Anorexia is an eating disorder that evolves from either a distorted body image or the desire to control the environment. Often the sufferers are women in their teens or early twenties but men also fall victim to this disease. Many also theorize that the control of the environment and distorted body image are influenced by the media and fashion industry.
In today’s society a great deal of emphasis is placed on a woman’s appearance and physical aspect of the person. To the point that not only is anorexia and other eating disorders recognized by the psychiatry departments of medicine but it is also recognized by the television industry as portrayed in some of the more recent reality television shows.
Weight also becomes an issue in some forms of athletics such as wrestling, jockeys, gymnastics and other sports where balance and physics play a major role. The plight of the young gymnast has been played over and over in the media with each Olympic year. Eating disorders and high physical demands stunt the growth of these young girls, delay puberty and stop menstrual periods. Peak performance levels are ranked not only on actual performance but also on conformation to a specific body type for the sport.
Psychologists have also found that group psychology plays an important role in the development of eating disorders in adolescent girls. Losing weight in order to fit in with the ‘in’ crowd or racing to see who can fit into a certain size jeans can trigger an eating disorder in a child who is already prone to the psychological stressors using eating as a coping mechanism.
Anorexia nervosa has no cultural, racial or age limits but there are those groups who appear to be more prone to the illness. Females are more commonly affected than males; Caucasian women are more commonly affected than Hispanics, Blacks or Asians; and the most common age group is between 11 and 20 year olds.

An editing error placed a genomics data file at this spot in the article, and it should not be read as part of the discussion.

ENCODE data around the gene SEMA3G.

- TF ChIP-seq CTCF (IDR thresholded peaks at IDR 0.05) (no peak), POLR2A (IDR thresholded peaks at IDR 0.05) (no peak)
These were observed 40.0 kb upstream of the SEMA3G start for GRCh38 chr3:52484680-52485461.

Women who suffer from anorexia nervosa are also often perfectionists. They set high standards for themselves as well as have a strong need for approval from others. This need for approval has found its way on to the Internet through chat rooms and groups which people suffering from anorexia visit to find encouragement to perpetuate their illness. Their need for perfection can be distilled to the ‘perfect’ body weighing in at less than 100 pounds and unable to do the other activities their peers are participating in because they don’t have the strength to work through them.
Social media also plays a part in the perpetuation of a distorted body image. Reality modeling shows term women who are size 8 or 10 as ‘larger’ models for larger women. Television shows don’t keep stars when they put on weight and they are written out of the script. The tabloids make a mockery of anyone caught outside their home having gained more than 5 pounds.
With all of these cultural and social factors pounding at the doors of already psychologically growing girls it isn’t too much of a leap to understand how women who already are prone to perfectionism or who have a need to control an out of control environment turn to the one place they believe they can be successful and achieve control.